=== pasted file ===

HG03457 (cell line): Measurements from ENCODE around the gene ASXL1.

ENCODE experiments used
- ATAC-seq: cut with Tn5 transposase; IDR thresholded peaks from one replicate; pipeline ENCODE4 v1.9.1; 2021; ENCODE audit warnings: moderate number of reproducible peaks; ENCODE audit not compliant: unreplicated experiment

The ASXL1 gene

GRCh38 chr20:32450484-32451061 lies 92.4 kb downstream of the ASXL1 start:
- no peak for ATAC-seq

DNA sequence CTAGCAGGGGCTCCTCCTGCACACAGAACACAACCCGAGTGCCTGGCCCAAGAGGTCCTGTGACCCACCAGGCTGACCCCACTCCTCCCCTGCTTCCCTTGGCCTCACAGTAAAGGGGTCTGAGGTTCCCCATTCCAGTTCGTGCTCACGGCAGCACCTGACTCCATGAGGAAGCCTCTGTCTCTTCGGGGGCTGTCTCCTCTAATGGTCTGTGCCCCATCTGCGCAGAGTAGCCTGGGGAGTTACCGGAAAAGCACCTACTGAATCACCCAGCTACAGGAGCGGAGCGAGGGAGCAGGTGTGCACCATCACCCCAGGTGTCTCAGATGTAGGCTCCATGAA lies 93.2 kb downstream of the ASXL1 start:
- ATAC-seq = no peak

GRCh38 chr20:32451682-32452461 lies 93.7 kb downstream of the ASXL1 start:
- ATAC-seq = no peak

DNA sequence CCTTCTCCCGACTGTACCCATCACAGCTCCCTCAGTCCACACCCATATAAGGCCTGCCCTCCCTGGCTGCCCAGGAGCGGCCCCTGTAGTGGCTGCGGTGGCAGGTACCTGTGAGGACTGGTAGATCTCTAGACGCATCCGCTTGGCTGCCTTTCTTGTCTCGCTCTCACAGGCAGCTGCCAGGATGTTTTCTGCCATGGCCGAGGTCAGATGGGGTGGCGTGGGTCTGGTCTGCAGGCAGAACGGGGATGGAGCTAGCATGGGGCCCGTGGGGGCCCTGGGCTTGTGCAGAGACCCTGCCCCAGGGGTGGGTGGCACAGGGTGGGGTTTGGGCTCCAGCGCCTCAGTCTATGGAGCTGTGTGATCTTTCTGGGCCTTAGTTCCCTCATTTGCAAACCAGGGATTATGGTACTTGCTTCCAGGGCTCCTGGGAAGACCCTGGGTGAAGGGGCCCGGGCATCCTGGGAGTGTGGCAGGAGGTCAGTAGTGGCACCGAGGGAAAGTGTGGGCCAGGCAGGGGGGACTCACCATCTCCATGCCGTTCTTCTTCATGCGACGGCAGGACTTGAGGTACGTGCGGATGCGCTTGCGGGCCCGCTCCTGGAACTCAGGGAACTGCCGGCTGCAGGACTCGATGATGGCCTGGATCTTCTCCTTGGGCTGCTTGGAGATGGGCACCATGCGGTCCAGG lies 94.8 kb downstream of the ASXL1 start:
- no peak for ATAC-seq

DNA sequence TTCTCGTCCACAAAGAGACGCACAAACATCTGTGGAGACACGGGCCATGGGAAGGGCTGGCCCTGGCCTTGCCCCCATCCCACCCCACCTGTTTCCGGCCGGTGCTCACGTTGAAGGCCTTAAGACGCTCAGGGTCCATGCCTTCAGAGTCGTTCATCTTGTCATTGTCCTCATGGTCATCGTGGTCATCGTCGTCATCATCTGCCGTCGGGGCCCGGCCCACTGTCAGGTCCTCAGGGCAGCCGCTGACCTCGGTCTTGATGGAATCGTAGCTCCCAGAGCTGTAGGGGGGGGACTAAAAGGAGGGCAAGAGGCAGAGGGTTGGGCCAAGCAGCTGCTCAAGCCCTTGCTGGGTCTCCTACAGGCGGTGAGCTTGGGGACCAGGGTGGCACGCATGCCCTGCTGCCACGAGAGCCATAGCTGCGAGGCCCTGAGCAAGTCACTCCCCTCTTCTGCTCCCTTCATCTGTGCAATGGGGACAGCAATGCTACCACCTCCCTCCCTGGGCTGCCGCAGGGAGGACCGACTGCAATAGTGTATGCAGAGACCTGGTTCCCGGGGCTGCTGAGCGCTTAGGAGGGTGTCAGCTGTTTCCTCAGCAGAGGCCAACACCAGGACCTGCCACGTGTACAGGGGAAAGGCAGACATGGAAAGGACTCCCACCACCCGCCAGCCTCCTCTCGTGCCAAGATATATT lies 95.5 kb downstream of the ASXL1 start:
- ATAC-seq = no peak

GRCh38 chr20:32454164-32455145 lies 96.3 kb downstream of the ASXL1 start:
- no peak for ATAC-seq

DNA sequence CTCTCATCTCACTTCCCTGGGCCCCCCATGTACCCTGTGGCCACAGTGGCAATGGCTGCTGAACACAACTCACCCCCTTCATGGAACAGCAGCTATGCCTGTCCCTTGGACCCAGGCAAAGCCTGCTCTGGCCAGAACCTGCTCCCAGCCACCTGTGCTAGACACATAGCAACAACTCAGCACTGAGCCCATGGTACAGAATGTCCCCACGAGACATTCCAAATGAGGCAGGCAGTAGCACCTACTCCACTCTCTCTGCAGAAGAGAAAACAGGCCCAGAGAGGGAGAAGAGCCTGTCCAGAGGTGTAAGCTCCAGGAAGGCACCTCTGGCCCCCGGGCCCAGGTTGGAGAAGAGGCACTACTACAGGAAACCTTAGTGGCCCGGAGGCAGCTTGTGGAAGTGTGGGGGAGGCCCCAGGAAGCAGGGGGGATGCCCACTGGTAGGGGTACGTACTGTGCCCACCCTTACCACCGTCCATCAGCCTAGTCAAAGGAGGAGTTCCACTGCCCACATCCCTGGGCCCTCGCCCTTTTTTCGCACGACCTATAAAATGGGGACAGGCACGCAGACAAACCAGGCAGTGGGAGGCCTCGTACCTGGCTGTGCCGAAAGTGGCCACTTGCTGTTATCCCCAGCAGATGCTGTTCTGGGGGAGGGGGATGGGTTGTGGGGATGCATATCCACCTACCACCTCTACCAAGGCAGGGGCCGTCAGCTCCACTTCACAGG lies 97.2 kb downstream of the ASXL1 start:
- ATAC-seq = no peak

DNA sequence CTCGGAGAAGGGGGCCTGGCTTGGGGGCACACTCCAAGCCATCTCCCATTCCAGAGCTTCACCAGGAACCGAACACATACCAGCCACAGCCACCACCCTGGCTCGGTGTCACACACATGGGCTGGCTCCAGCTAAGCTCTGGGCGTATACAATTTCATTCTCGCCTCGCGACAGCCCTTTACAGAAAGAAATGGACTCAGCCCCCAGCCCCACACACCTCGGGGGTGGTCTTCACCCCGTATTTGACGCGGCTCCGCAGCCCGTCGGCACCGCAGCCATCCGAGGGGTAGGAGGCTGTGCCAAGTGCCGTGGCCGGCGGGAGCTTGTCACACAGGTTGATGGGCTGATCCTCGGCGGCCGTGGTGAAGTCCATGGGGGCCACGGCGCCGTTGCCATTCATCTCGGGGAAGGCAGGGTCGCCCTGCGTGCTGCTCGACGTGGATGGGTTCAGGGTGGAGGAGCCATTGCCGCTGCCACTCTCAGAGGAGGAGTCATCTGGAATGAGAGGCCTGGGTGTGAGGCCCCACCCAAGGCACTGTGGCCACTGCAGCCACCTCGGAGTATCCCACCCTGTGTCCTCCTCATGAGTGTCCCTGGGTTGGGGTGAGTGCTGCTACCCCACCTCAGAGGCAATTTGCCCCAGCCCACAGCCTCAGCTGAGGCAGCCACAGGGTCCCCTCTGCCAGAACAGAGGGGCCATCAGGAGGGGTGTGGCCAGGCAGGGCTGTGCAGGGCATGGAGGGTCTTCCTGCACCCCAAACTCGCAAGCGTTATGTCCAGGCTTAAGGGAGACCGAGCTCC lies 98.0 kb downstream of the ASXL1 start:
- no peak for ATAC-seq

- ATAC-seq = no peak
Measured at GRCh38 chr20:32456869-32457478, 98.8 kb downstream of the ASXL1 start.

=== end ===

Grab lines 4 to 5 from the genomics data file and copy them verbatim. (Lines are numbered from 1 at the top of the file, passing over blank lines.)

The ASXL1 gene

GRCh38 chr20:32450484-32451061 lies 92.4 kb downstream of the ASXL1 start: